• Almost any win earned without Damian Lillard is one of which the Portland Trail Blazers should be proud. Their 120-11 victory over the Atlanta Hawks at Moda Center was additionally notable because C.J. McCollum rose to the occasion and picked up the slack of his resting backcourt star, finishing with 28 points, 10 rebounds, and 10 assists – his first career triple-double. But for a fan base clinging to some hope that the Blazers’ recent run of success could lead to more than another first-round playoff exit come April, Saturday night’s win still had to be somewhat disappointing.

    Defense, ironic considering the absence of an offensive maestro like Lillard, was Portland’s chief issue. The Hawks led 64-63 at halftime, courtesy of 53.3 percent shooting, 30 points in the paint, 15 assists, and only four turnovers. Trae Young, who scored 30 points on 15 shots and dished eight assists in arguably the finest performance of his young career, torched Seth Curry from the opening tip, and John Collins had 14 of his 21 total points on perfect 5-of-5 shooting before half. Lloyd Pierce’s team was doing whatever it wanted offensively, and the Blazers, almost to a man, looked helpless to stem the tide.

    Jake Layman was somewhat exposed defensively in this game, especially on the few occasions when Young put him in his crosshairs.

    To be fair, the Hawks’ five-out attack is threatening to all teams, but especially one with the defensive tendencies of Portland. Terry Stotts slotted Jusuf Nurkic on Collins and Al-Farouq Aminu on Dewayne Dedmon, toggling the froncourt matchups between positions, likely to best account for Dedmon’s mid-career evolution into a legitimate three-point shooter and keep Nurkic as close to the rim as often as possible. One problem: Collins, who’s generated some long-shot All-Star buzz despite not debuting this season until mid-November, is growing increasingly comfortable from beyond the arc, too.

    The Blazers could have mitigated the effects of Nurkic’s aversion to the perimeter by switching ball screens between Young and Dedmon, siccing Aminu on the rookie and leaving Seth Curry to deal with a lithe center who possesses little to no primary scoring ability. Portland would much rather Atlanta, thinking size mismatch, toss the ball into Dedmon on the block than let Young attack in pick-and-roll with a perfectly spaced floor. Stotts never went that route, instead opting for his normal, conservative pick-and-roll coverage no matter which players were involved in the action – until the second half that is.

    After watching Young and Jeremy Lin roast the Blazers before intermission – with herky-jerky finishes, floaters, pocket passes, kick-outs, dump-offs, alley-oops, and everything else in between – the Blazers finally adjusted, trapping Young when the turned the corner early in the third quarter. That gambit was effective enough to get the Hawks out of rhythm, and Pierce reacted by taking a more egalitarian approach to his team’s ball-handling responsibilities. Portland shortly later reverted back to its usual ball-screen defense, and Young reverted back to exploiting it again and again.

    The Hawks came within a point of the Blazers midway through the fourth quarter on this wide-open three by Vince Carter, celebrating his 42nd birthday.

    Unfortunately for Carter, his celebration doesn’t include a victory, and Stotts’ decision to switch one-through-four following a timeout taken in response to the possession above is the biggest reason why. Three triples from Seth Curry in Portland’s ensuing 13-0 run were certainly a driving factor, too, but Atlanta’s offensive futility loomed larger. The road team went scoreless for the next five minutes and six seconds of game time, flustered by the Blazers putting more length on Young and switching across four positions.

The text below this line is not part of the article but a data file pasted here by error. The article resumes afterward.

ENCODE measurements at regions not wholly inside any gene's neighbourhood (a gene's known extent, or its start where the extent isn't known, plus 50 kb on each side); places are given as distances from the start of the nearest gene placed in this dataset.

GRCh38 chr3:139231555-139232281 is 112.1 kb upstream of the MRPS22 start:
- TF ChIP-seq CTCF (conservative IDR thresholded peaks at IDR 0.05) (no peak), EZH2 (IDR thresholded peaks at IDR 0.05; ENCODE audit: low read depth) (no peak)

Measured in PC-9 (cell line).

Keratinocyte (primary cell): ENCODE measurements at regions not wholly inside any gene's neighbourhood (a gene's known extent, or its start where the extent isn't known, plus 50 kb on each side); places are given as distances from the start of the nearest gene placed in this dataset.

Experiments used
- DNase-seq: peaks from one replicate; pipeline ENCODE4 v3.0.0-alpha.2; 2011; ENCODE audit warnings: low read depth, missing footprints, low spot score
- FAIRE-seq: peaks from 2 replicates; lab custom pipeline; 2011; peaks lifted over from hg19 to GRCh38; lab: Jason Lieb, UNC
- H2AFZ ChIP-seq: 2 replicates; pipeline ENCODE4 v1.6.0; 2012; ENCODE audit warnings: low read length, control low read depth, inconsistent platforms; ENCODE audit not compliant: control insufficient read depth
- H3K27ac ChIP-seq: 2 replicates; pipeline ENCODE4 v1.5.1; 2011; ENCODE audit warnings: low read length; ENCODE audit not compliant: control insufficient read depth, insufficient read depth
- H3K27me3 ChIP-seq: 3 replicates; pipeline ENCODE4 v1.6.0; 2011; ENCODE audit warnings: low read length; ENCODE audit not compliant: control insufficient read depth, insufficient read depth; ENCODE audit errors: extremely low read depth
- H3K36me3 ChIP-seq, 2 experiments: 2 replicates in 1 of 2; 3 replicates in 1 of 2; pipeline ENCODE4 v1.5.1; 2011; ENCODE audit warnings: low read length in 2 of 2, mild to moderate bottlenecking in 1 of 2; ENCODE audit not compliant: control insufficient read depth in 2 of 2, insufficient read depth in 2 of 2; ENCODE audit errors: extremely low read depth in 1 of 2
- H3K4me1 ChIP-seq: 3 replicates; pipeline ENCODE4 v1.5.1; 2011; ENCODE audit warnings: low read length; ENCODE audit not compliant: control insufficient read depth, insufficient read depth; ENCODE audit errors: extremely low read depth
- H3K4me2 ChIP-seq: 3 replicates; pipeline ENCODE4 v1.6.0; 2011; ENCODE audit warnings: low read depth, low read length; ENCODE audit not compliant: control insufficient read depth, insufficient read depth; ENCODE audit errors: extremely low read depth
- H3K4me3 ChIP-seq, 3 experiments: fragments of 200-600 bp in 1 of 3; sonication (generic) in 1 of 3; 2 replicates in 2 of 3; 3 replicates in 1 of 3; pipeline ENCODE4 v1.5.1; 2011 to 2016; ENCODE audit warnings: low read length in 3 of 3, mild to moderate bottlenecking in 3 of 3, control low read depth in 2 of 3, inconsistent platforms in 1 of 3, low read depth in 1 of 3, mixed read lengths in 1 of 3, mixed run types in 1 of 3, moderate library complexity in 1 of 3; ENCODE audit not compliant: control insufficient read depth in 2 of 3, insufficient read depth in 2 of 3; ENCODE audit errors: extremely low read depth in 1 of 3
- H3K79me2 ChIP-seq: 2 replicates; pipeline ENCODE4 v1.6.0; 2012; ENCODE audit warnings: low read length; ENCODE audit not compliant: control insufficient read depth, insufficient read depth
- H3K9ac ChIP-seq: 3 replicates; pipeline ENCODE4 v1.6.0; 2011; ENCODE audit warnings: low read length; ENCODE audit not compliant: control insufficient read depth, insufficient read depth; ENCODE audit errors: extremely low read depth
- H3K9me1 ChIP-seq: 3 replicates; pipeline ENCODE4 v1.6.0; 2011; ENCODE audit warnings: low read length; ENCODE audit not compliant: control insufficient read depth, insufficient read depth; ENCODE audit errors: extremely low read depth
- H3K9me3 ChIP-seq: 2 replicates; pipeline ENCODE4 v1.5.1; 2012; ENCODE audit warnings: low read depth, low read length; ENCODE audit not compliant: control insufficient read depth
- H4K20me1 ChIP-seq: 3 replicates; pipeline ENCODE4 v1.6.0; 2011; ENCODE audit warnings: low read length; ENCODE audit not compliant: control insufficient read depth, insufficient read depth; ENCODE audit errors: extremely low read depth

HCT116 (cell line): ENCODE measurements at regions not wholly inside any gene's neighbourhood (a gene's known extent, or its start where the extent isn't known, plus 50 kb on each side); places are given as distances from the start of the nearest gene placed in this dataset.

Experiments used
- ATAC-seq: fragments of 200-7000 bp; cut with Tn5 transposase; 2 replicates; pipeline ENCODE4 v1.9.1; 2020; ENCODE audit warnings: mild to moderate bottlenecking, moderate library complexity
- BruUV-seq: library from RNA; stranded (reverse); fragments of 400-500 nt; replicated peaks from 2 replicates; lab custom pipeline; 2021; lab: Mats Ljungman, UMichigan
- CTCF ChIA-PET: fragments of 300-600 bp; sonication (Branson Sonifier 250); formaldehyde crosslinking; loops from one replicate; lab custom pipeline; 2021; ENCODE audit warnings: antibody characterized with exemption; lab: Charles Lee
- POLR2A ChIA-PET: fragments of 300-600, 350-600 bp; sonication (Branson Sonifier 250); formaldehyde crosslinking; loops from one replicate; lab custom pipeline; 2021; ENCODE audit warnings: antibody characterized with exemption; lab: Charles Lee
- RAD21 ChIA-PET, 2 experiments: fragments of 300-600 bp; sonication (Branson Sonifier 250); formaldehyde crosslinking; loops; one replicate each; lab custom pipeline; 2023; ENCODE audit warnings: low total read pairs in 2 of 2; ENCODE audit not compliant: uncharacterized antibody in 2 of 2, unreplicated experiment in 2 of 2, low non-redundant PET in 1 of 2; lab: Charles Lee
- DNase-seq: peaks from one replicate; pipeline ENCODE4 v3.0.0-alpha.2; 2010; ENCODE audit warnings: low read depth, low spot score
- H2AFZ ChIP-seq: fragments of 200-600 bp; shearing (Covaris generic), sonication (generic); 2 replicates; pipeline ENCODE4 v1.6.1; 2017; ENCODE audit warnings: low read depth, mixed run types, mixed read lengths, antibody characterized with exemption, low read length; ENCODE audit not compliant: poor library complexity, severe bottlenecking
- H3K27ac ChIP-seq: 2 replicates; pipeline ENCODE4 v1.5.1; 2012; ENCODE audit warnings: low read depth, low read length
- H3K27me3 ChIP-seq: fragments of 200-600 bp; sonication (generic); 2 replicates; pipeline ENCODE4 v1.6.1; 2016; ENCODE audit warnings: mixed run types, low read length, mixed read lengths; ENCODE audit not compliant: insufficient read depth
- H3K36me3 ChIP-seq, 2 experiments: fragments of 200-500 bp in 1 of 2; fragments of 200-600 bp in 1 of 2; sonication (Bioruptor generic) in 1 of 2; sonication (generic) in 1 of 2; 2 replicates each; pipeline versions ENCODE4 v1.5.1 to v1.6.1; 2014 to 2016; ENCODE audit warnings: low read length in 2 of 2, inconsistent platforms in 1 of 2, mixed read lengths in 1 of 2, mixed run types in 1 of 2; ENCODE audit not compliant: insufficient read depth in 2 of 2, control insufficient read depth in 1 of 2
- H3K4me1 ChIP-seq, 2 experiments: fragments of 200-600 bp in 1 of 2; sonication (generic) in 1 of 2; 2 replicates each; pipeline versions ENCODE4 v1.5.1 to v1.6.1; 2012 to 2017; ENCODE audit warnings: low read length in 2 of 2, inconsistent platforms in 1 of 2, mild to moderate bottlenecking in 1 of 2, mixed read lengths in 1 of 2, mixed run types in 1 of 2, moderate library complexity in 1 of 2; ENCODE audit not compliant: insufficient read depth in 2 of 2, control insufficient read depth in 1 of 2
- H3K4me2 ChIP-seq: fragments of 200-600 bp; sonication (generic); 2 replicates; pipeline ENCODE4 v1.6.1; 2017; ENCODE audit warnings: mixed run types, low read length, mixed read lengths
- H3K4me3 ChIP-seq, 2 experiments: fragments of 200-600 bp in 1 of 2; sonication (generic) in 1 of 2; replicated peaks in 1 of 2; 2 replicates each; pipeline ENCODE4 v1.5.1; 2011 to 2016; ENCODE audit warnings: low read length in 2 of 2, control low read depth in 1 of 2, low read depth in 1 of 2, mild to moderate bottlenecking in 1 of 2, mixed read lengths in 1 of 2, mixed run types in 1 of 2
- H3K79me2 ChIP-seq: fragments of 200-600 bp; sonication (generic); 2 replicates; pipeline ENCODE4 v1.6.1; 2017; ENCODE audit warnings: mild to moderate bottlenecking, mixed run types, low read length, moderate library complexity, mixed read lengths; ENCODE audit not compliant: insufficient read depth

Portland wasn’t disastrous defensively on the whole, despite some troubling individual efforts and puzzling strategic choices. The Hawks’ offensive rating was 107.8, right in line with the Utah Jazz’s 20th-ranked season-long mark, and it came on a night when Young ran his team like a superstar. Still, it was jarring to watch the Blazers get sliced and diced by an objectively subpar offense before Stotts finally made some adjustments in the third and fourth quarters. Both players and coaches need to be better going forward; this defensive effort wouldn’t be enough against most teams.

    Portland deserves credit for its play on the other side of the ball, though. McCollum needed 23 shots to get his 28 points, but aside from a few ugly hero-ball possessions, acquitted himself well while making a more concerted effort to find his teammates open looks. Curry, playing with a new sense of aggression, scored 22 points for the first time in nearly two years. Aminu and Moe Harkless took advantage of Atlanta sagging off them away from the ball, combining for 32 points and 14(!) made free throws. The Blazers shot 50 percent overall, went 11-of-30 from deep and 27-of-30 from the line, and racked up 26 assists against a defense that’s been steadily improving since the season began last fall.

    But all wins aren’t made equal in the NBA, and the Hawks exposed some personnel flaws plaguing Portland that additional time and experience playing together won’t fix, let alone any potential trade before the deadline. Lillard is this team’s engine. There are only a few players in the league more singular to their team’s success than he is the Blazers’. Portland should be happy, then, to get him some much-needed rest while also gaining more ground in the Western Conference standings. Any team-wide optimism other than that stemming from the Blazers’ win, though, needs to be put in check.

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